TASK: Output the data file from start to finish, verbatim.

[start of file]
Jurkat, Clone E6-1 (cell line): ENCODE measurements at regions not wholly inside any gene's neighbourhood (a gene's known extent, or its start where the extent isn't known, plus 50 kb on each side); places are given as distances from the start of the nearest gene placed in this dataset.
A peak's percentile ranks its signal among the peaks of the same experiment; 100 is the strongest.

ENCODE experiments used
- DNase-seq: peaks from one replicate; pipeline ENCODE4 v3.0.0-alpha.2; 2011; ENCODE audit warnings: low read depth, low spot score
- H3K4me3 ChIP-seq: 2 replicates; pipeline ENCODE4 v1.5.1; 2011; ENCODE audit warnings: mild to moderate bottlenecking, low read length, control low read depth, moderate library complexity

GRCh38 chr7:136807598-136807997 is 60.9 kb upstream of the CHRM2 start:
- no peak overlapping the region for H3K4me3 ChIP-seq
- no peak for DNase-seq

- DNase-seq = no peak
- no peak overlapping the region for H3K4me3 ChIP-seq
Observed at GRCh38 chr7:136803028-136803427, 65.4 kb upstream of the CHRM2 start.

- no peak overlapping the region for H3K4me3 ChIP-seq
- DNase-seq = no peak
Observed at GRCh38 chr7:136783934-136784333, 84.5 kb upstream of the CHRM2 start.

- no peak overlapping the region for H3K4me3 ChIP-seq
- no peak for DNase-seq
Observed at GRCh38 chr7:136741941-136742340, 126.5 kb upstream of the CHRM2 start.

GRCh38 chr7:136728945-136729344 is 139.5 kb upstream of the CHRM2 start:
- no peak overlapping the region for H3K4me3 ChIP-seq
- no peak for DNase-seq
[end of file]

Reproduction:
Jurkat, Clone E6-1 (cell line): ENCODE measurements at regions not wholly inside any gene's neighbourhood (a gene's known extent, or its start where the extent isn't known, plus 50 kb on each side); places are given as distances from the start of the nearest gene placed in this dataset.
A peak's percentile ranks its signal among the peaks of the same experiment; 100 is the strongest.

ENCODE experiments used
- DNase-seq: peaks from one replicate; pipeline ENCODE4 v3.0.0-alpha.2; 2011; ENCODE audit warnings: low read depth, low spot score
- H3K4me3 ChIP-seq: 2 replicates; pipeline ENCODE4 v1.5.1; 2011; ENCODE audit warnings: mild to moderate bottlenecking, low read length, control low read depth, moderate library complexity

GRCh38 chr7:136807598-136807997 is 60.9 kb upstream of the CHRM2 start:
- no peak overlapping the region for H3K4me3 ChIP-seq
- no peak for DNase-seq

- DNase-seq = no peak
- no peak overlapping the region for H3K4me3 ChIP-seq
Observed at GRCh38 chr7:136803028-136803427, 65.4 kb upstream of the CHRM2 start.

- no peak overlapping the region for H3K4me3 ChIP-seq
- DNase-seq = no peak
Observed at GRCh38 chr7:136783934-136784333, 84.5 kb upstream of the CHRM2 start.

- no peak overlapping the region for H3K4me3 ChIP-seq
- no peak for DNase-seq
Observed at GRCh38 chr7:136741941-136742340, 126.5 kb upstream of the CHRM2 start.

GRCh38 chr7:136728945-136729344 is 139.5 kb upstream of the CHRM2 start:
- no peak overlapping the region for H3K4me3 ChIP-seq
- no peak for DNase-seq